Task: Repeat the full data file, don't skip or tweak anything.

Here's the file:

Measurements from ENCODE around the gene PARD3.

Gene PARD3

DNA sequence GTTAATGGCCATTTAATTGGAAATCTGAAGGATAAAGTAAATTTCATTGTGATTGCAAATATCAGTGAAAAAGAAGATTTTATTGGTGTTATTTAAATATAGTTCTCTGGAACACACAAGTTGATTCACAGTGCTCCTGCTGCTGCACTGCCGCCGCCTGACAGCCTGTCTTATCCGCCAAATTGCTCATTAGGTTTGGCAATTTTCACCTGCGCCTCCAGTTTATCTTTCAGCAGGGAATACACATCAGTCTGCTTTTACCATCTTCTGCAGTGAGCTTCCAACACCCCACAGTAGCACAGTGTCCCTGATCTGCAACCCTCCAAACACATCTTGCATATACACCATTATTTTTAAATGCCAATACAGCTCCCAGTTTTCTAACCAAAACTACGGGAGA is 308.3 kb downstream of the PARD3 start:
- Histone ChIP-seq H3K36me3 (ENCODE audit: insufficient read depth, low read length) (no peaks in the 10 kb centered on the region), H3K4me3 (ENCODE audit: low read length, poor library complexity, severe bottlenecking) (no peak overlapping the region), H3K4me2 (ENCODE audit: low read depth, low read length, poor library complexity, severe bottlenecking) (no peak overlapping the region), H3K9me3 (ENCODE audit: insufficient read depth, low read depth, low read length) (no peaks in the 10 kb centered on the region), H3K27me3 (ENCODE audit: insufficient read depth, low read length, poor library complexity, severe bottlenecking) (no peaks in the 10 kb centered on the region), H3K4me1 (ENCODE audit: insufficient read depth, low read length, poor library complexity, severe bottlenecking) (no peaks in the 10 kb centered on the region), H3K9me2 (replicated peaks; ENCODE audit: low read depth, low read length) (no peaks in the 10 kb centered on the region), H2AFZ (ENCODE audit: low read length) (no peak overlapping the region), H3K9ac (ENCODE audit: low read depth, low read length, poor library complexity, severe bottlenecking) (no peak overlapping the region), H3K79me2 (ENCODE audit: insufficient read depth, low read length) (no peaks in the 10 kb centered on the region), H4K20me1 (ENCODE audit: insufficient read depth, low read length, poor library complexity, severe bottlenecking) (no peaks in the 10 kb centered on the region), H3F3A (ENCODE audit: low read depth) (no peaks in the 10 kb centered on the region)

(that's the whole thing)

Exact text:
Measurements from ENCODE around the gene PARD3.

Gene PARD3

DNA sequence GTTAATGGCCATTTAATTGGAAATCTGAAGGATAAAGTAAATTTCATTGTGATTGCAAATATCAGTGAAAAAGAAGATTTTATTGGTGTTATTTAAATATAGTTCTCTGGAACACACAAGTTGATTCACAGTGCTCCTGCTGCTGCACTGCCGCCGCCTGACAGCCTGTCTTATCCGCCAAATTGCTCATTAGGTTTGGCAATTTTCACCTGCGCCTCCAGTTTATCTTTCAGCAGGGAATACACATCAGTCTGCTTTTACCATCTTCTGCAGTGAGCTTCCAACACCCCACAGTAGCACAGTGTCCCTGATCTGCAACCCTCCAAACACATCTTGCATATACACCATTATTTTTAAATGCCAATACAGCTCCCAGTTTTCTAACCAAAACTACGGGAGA is 308.3 kb downstream of the PARD3 start:
- Histone ChIP-seq H3K36me3 (ENCODE audit: insufficient read depth, low read length) (no peaks in the 10 kb centered on the region), H3K4me3 (ENCODE audit: low read length, poor library complexity, severe bottlenecking) (no peak overlapping the region), H3K4me2 (ENCODE audit: low read depth, low read length, poor library complexity, severe bottlenecking) (no peak overlapping the region), H3K9me3 (ENCODE audit: insufficient read depth, low read depth, low read length) (no peaks in the 10 kb centered on the region), H3K27me3 (ENCODE audit: insufficient read depth, low read length, poor library complexity, severe bottlenecking) (no peaks in the 10 kb centered on the region), H3K4me1 (ENCODE audit: insufficient read depth, low read length, poor library complexity, severe bottlenecking) (no peaks in the 10 kb centered on the region), H3K9me2 (replicated peaks; ENCODE audit: low read depth, low read length) (no peaks in the 10 kb centered on the region), H2AFZ (ENCODE audit: low read length) (no peak overlapping the region), H3K9ac (ENCODE audit: low read depth, low read length, poor library complexity, severe bottlenecking) (no peak overlapping the region), H3K79me2 (ENCODE audit: insufficient read depth, low read length) (no peaks in the 10 kb centered on the region), H4K20me1 (ENCODE audit: insufficient read depth, low read length, poor library complexity, severe bottlenecking) (no peaks in the 10 kb centered on the region), H3F3A (ENCODE audit: low read depth) (no peaks in the 10 kb centered on the region)